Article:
The guidelines for admittance may seem strict, but they are needed to keep the program viable and competitive. They have proven to be effective. The 2016 six-year baccalaureate graduation rate for EOP students is 68.99%

EOP admissions teams on each campus review transcripts, test scores, as well as extracurricular activities. Since the programs are so competitive, students from historically disadvantaged backgrounds are given priority, but even those not selected for the EOP program can still qualify for regular admission and financial aid options. Academically, students need to demonstrate potential for completing a college-level program under traditional admissions standards. 

Buffalo State College, the birthplace of the Educational Opportunity Program, typically takes 200 new EOP students a year and has about 750 throughout all four classes. The summer academy is three weeks long and is a mandatory program, but free for EOP students. During the year, EOP students have access to the Academic Center for Excellence (ACE) for free tutoring service via appointment or drop-in help. Tutoring is available in a variety of disciplines and there is a computer lab for students to use as well.

Ottilie Woodruff, a longtime EOP senior academic adviser, noted, "We’re not holding their hands; we’re coaching them on how to succeed in college."

Every freshman is assigned an upperclass mentor to assist them with things the counselors can’t or the students are afraid to ask. The upperclassmen have five or six students they mentor so it helps the freshmen, but also teaches the upperclassmen responsibility and gives them a chance to lead.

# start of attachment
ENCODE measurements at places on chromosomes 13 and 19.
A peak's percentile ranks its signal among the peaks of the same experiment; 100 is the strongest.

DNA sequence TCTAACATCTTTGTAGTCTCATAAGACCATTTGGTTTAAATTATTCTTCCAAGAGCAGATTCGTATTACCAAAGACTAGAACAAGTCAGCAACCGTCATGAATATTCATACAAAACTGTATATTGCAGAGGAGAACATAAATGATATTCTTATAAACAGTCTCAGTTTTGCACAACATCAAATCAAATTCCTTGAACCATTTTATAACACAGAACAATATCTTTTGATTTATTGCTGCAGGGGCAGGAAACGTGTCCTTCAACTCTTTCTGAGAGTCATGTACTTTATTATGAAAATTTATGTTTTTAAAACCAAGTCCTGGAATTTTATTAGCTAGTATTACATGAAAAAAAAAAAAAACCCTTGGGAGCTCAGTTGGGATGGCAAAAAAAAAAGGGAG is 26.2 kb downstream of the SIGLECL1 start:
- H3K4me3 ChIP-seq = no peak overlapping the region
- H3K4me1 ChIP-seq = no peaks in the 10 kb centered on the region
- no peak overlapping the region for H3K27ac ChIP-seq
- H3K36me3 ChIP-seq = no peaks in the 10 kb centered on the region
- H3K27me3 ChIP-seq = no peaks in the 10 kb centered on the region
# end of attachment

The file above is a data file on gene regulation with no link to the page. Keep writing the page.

"One of the things I loved about EOP is that you meet 20 upperclassmen right away," said Fatoumata Makadji, an EOP student at Buffalo State who graduated in May 2017. "You stay connected with them and are paired with a mentor from day one. That made all the difference."

Indeed. Makadji consistently made the dean’s list, and this fall she’s entering a graduate program in public administration at American University, one of three master’s programs that accepted her.

The success of all SUNY EOP students is incredible. From the EOP program at Buffalo State, the class of 2017 had a lot of success. The top five graduating seniors include Aariane Estrella who plans on pursuing a Master’s degree in Criminal Justice and joining the FBI. Alexia Matos-Mateo, who got her degree in Criminal Justice, was involved in the EOP freshman mentoring program. She became a ROTC MSIV Cadet, and won a 2017 SUNY Chancellor’s Award for Excellence. And Edwin Delvalle, an EOP student who earned a 3.90 GPA and made the Dean’s list every semester, is now heading to graduate school.

There are notable alumni from Educational Opportunity Programs all across SUNY, as well as students who say the program saved their lives

EOP is often times a life-changing program that becomes a way of life. Many students come back to the program to teach, mentor, or inspire other students. It lets them know that if they work hard, ask questions, and make the best out of the four years, a world of opportunity is available to them. Doctors, lawyers, teachers, business owners… All of these fields are transformed with the drive and talent of our EOP graduates.

We all know those students who have the drive and the dream to go to college but the financial burden and application process in general is just too overwhelming. This program gives those students the chance and the tools needed to succeed in college. The Educational Opportunity Program has transformed the lives of more than 60,000 students who may not have been able to earn a college degree without the guidance and support of this program. The next star alum could even be someone you know.  

Published July 2017